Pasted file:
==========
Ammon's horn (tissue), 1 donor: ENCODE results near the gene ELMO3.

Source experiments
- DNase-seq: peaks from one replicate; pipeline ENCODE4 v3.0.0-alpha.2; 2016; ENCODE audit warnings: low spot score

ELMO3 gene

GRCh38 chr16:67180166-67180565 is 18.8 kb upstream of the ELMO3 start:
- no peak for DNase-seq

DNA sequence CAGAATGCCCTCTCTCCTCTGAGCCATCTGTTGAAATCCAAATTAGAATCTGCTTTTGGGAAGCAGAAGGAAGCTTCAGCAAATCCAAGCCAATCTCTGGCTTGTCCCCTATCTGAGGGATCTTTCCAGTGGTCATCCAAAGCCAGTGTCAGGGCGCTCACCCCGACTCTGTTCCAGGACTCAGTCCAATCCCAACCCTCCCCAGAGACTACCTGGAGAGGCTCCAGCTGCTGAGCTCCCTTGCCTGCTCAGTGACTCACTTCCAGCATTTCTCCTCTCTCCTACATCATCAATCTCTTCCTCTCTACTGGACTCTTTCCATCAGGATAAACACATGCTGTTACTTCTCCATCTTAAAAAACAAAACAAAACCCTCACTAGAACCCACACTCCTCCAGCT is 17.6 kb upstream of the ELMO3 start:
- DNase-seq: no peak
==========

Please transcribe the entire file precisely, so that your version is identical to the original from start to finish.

Ammon's horn (tissue), 1 donor: ENCODE results near the gene ELMO3.

Source experiments
- DNase-seq: peaks from one replicate; pipeline ENCODE4 v3.0.0-alpha.2; 2016; ENCODE audit warnings: low spot score

ELMO3 gene

GRCh38 chr16:67180166-67180565 is 18.8 kb upstream of the ELMO3 start:
- no peak for DNase-seq

DNA sequence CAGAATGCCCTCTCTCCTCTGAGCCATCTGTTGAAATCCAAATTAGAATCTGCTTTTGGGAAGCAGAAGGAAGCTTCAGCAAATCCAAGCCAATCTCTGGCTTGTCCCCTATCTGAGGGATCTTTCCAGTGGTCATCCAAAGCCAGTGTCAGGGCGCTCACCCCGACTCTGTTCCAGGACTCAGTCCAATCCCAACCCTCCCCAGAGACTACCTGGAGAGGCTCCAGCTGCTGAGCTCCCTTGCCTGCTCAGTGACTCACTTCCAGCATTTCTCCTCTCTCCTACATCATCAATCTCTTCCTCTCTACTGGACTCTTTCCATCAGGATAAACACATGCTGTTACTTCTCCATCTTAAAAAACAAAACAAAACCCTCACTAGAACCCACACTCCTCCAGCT is 17.6 kb upstream of the ELMO3 start:
- DNase-seq: no peak